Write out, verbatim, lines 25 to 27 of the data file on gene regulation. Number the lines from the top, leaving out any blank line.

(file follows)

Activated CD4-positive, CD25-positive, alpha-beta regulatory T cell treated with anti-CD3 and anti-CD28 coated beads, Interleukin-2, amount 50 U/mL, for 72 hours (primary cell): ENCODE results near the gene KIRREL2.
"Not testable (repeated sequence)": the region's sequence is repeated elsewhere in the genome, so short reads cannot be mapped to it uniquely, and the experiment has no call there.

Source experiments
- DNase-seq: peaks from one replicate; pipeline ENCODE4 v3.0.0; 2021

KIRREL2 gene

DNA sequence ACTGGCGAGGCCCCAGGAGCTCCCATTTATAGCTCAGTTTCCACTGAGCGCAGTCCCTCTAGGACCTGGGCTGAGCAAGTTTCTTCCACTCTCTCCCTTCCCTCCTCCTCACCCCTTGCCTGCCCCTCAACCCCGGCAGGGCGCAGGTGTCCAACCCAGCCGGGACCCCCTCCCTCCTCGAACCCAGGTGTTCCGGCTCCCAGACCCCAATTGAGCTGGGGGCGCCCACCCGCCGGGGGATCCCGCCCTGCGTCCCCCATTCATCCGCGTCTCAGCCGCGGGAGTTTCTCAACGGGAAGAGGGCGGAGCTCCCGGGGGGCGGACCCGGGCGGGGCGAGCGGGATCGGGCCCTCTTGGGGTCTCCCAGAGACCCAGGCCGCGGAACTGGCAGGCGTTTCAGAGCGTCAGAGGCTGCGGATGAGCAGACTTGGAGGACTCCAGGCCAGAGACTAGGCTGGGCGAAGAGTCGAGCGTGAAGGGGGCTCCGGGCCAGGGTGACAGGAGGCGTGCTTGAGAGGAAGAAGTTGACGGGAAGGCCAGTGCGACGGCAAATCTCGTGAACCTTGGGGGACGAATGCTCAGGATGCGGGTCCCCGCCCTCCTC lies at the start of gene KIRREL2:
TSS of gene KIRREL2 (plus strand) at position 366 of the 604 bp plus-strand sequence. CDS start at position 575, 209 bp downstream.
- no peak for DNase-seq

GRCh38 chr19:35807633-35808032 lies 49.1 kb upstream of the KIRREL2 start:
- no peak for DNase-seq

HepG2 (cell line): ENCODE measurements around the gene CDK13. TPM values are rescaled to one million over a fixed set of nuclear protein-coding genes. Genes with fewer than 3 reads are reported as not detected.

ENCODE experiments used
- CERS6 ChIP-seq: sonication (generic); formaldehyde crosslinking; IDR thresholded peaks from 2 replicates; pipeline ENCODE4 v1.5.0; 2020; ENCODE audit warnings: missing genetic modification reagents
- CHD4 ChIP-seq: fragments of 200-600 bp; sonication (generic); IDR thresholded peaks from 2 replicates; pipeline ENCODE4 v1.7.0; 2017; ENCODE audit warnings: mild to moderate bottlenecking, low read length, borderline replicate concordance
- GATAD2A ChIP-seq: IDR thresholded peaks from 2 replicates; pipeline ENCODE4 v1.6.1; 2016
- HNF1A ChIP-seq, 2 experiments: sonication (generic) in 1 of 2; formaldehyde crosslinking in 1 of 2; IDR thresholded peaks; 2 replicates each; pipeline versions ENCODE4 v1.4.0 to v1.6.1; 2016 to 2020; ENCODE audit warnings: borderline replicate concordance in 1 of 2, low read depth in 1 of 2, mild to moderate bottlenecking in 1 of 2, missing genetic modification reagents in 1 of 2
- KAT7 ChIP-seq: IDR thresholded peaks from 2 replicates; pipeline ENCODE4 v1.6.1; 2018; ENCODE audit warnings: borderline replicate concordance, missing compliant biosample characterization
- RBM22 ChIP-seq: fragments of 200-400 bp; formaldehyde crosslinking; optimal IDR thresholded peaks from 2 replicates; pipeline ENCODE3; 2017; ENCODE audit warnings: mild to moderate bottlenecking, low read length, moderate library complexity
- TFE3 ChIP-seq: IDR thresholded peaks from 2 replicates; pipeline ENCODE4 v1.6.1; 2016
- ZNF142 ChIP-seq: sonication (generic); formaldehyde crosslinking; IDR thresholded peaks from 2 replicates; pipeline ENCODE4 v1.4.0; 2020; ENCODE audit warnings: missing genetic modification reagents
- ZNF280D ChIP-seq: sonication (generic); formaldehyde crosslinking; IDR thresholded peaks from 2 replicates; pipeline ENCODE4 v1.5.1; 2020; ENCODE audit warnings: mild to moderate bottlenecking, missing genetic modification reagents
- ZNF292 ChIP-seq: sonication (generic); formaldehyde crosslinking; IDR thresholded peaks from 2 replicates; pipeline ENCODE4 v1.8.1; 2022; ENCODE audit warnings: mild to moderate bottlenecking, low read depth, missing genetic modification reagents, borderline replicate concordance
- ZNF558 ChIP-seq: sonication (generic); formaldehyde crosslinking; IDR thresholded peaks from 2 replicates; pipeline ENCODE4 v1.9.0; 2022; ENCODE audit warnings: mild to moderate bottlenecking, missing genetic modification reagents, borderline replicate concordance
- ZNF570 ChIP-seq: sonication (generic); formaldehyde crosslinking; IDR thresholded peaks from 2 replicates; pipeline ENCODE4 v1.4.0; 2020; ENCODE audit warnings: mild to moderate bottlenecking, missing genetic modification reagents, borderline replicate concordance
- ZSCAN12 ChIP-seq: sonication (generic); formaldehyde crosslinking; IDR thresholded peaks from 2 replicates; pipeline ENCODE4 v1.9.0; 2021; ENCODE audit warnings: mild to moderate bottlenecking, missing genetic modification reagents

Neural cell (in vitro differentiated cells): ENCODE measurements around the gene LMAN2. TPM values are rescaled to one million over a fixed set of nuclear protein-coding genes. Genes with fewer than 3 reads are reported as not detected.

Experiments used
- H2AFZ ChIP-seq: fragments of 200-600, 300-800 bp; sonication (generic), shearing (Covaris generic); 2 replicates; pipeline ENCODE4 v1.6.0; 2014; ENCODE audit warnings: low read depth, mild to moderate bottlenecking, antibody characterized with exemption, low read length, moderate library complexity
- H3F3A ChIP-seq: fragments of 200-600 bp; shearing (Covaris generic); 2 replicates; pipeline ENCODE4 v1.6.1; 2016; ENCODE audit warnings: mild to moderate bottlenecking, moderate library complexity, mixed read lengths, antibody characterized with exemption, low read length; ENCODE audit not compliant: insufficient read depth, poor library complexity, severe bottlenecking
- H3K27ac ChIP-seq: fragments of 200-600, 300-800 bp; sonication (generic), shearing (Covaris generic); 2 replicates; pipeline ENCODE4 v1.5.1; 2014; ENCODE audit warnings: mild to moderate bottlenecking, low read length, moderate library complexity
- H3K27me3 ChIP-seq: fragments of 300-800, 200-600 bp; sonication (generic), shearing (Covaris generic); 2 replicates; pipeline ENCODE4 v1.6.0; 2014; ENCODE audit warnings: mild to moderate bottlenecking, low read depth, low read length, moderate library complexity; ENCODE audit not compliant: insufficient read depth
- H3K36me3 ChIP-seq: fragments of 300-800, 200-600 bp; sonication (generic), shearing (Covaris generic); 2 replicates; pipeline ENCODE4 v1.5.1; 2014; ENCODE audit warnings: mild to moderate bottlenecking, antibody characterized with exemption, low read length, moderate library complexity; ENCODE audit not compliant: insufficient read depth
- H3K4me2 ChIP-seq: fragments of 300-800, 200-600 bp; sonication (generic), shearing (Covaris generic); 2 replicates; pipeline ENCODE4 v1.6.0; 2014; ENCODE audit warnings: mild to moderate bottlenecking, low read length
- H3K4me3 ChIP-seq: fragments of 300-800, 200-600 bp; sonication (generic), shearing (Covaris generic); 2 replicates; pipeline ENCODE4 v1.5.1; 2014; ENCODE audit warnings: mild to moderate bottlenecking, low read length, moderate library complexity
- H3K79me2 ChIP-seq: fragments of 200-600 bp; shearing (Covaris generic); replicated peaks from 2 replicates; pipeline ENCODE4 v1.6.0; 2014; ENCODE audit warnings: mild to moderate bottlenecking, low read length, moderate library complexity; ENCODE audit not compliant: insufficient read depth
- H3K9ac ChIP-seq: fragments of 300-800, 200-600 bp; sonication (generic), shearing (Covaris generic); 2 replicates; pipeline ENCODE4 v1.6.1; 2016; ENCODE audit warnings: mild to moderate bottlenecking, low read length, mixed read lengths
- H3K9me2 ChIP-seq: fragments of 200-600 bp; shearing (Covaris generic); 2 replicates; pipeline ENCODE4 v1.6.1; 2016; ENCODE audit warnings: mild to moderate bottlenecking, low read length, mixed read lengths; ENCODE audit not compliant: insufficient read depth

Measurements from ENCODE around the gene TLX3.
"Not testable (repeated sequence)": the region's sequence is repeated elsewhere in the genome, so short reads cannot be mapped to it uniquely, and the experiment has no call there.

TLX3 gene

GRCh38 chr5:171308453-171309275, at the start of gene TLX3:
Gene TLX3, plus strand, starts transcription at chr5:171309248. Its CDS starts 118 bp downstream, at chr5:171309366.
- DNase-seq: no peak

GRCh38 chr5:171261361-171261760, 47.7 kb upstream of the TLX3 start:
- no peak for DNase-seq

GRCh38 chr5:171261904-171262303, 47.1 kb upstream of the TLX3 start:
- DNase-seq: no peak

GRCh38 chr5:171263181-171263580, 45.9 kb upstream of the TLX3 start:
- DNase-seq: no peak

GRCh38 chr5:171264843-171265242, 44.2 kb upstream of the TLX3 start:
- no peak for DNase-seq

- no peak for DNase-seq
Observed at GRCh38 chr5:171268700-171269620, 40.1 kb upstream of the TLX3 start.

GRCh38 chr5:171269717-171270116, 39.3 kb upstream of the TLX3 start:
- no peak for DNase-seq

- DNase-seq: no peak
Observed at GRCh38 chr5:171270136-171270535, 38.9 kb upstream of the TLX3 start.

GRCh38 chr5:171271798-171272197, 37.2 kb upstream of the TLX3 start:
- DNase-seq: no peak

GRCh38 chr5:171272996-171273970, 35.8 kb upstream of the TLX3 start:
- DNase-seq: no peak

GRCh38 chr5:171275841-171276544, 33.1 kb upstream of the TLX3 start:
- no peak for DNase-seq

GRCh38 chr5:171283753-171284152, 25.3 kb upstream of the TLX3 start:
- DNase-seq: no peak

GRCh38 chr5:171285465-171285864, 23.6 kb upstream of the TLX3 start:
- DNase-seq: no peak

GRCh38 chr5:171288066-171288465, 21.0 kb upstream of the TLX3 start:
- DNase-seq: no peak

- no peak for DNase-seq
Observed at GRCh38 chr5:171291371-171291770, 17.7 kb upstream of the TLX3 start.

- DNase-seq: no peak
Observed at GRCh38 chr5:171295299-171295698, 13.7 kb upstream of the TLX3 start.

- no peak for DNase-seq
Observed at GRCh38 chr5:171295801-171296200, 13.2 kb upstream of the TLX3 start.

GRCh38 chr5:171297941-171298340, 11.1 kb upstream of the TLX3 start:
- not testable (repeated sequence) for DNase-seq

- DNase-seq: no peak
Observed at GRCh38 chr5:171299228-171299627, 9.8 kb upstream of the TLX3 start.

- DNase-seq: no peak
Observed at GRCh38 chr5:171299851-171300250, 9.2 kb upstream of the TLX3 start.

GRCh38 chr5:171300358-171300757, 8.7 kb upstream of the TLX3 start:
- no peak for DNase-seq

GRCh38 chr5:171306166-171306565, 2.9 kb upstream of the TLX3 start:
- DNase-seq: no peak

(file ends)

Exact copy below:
- ZSCAN12 ChIP-seq: sonication (generic); formaldehyde crosslinking; IDR thresholded peaks from 2 replicates; pipeline ENCODE4 v1.9.0; 2021; ENCODE audit warnings: mild to moderate bottlenecking, missing genetic modification reagents

Neural cell (in vitro differentiated cells): ENCODE measurements around the gene LMAN2. TPM values are rescaled to one million over a fixed set of nuclear protein-coding genes. Genes with fewer than 3 reads are reported as not detected.

Experiments used